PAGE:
Here in Ohio, aside from some local races, the only things I had on my ballot to vote for were state initiatives. Here’s how I voted:
Issue One: This one changed the state redistricting process so that it’s handled by a non-partisan committee rather than by whoever’s in the majority in the state government when redistricting comes along. Well, I’m a fan of not gerrymandering the shit out of districts for political gain, so I voted for it. So did 71% of the voters, so good for us. Note well, however: the Federal redistricting is still in the hands of the state legislature.
Issue Two: This issue was designed to keep people who are proposing state initiatives from gaining a monopoly, oligopoly, or cartel through said initiative. This issue was a direct response to Issue Three, which was on the ballot as well. I think this is a perfectly reasonable thing, and I voted for it. So did 52% of Ohio voters, so it passed. Again, good for us.
Issue Three: This would have legalized marijuana use for medical and recreational use, but also would have created a cartel of producers who would be the only ones authorized to grow pot in Ohio. Basically, a bunch of rich jerks were trying to corner the pot market in the state by appealing to people’s desire to toke up. It didn’t work; 64% of the voters turned it down, including me. I’m not against the legalization of pot generally, but I was against this. That was some bullshit right here.
Aside from the Ohio issues, the other major election event I was paying attention to was the Kentucky governor’s race, because my pal Drew Curtis — who I supported both as a friend and through campaign contributions — was running for the job as an independent. He didn’t win — he got 3.7% of the vote, but neither was he a spoiler for the other guy who lost, Democrat Jack Conway, who garnered 43.8% of the vote. Add up their totals and it’s still less than what Republican Matt Blevin ended up getting (Drew, I know, believes he drew votes off both of them, which, if true, makes him even less of a spoiler). I’m not especially impressed with Kentucky’s choice for Governor, as Blevin seems like a real piece of work. But he’s not my governor, thank goodness (mine is John Kasich, who wasn’t my first pick, to be clear, but is what passes for a moderate in the GOP these days, i.e., he’s not entirely divorced from reality — and his Democratic opponent in the election was a real fuck-up, so, uh, yeah).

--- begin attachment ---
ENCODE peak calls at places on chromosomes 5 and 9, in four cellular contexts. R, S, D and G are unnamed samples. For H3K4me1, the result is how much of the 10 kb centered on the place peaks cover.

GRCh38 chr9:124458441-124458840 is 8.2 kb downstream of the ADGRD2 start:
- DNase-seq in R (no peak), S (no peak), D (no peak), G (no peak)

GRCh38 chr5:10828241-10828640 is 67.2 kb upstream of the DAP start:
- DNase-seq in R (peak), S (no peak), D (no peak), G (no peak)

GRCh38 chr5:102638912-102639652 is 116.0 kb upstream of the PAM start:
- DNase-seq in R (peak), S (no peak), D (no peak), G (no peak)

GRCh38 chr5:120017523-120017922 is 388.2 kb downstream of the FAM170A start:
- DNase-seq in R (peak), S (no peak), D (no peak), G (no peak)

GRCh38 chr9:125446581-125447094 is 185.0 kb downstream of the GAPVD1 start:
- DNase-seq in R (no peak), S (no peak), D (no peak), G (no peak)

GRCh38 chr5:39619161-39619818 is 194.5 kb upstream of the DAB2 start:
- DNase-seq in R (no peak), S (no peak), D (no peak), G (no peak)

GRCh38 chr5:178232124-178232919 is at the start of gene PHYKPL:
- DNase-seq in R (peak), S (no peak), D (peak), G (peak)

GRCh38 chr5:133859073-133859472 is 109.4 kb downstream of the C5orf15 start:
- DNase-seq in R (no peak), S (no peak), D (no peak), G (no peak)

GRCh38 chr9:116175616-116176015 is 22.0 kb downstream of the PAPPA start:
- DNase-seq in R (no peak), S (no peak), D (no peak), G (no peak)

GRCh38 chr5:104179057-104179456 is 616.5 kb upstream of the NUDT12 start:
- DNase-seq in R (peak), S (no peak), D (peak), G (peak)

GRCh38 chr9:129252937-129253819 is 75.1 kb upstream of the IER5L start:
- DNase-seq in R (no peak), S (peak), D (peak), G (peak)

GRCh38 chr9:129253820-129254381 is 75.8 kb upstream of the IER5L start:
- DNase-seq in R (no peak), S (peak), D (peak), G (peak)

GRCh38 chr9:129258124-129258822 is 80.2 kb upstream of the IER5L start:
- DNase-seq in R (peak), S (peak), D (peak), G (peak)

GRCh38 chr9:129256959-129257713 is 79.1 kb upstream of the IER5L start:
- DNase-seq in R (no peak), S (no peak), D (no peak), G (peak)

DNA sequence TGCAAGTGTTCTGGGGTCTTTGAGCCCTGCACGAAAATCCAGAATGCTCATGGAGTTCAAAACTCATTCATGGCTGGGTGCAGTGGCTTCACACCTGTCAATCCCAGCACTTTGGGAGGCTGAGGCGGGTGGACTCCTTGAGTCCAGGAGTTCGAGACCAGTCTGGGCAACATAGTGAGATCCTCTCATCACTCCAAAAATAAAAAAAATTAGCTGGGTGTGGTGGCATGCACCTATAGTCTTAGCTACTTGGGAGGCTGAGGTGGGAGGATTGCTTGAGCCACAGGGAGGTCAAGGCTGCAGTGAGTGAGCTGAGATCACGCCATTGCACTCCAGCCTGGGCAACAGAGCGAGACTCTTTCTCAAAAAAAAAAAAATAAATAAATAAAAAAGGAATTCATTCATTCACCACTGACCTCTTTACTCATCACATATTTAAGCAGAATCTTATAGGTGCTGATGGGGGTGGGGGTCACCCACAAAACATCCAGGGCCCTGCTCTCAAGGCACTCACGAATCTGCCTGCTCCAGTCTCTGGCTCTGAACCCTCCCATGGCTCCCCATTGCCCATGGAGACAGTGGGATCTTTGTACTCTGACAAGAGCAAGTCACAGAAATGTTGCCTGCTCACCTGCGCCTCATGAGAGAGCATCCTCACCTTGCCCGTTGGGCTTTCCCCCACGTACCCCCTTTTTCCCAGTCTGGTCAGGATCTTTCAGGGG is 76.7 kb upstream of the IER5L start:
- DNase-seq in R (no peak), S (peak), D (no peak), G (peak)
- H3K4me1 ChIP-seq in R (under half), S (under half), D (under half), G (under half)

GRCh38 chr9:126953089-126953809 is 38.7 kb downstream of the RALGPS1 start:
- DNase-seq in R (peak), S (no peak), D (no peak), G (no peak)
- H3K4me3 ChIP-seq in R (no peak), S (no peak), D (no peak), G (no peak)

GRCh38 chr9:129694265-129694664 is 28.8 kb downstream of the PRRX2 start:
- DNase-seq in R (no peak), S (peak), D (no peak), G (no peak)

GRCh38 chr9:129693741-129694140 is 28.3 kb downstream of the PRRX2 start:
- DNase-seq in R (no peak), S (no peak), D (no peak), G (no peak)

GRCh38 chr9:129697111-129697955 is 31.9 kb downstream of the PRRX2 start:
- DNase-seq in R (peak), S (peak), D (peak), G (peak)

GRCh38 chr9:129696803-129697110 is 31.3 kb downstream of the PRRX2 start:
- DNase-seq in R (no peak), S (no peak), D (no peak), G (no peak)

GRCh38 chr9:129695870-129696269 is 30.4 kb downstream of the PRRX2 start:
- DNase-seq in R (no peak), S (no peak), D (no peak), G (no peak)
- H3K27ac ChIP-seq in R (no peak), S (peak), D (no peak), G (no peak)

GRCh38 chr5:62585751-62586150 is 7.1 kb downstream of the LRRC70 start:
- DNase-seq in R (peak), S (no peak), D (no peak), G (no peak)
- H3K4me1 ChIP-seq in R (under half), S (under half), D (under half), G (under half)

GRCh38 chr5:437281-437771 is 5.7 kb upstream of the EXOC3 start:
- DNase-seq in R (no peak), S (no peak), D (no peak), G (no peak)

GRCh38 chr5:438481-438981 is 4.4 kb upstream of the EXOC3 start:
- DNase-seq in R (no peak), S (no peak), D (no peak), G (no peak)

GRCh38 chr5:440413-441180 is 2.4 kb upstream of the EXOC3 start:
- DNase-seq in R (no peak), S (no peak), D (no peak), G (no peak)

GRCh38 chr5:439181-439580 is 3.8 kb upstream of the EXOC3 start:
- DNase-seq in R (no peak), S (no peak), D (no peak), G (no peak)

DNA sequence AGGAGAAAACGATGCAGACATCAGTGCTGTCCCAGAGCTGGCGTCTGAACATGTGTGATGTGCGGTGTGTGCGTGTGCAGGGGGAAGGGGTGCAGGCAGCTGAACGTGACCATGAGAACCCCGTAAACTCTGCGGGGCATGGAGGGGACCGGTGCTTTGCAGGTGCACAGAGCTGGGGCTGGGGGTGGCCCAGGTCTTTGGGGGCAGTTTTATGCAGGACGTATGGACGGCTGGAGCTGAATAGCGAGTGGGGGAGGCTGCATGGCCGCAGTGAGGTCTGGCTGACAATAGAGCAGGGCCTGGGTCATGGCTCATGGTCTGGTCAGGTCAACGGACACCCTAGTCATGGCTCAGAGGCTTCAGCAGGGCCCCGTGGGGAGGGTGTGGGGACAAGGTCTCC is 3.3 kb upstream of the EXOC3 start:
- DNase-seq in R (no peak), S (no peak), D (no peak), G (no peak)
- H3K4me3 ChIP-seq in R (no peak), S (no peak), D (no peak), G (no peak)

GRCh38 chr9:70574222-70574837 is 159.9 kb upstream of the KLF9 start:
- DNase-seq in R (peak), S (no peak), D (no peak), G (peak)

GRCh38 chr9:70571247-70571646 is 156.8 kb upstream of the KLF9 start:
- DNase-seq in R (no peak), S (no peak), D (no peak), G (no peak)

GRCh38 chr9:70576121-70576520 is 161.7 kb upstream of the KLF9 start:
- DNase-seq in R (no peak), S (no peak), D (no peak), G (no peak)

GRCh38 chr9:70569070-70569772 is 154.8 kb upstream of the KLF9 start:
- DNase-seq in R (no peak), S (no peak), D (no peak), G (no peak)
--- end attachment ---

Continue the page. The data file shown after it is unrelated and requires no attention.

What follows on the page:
In Ohio, roughly 3 million people voted, out of a voter base of about 7.8 million, so that’s about 39%, which is an average off-year turnout; for comparison, 70% of registered voters showed up in 2012, when we elected a president. It does make me wonder what the hell the people not voting every chance they get are thinking.
Generally speaking nationwide this particular election looks to have been good for conservatives/GOP and less so for Democrats/progressives, which is SOP for election days where there’s not someone running for president. Note to progressives and/or Democrats: Maybe, and I’m just spitballing here, you should think of going out and voting every single election day. Try it! It’s kooky fun! Also — another wacky idea! — you might think about trying to actually build local and state organizations that aren’t fumbly and get walked over by the GOP machine on those levels. Rumor is, there is actual government and law going on at that level! And you can’t expect a Democrat to win the White House every single time. Just putting that out there for your consideration.
All that said, for me, in Ohio, this election day went pretty much exactly how I wanted it to. I can’t complain.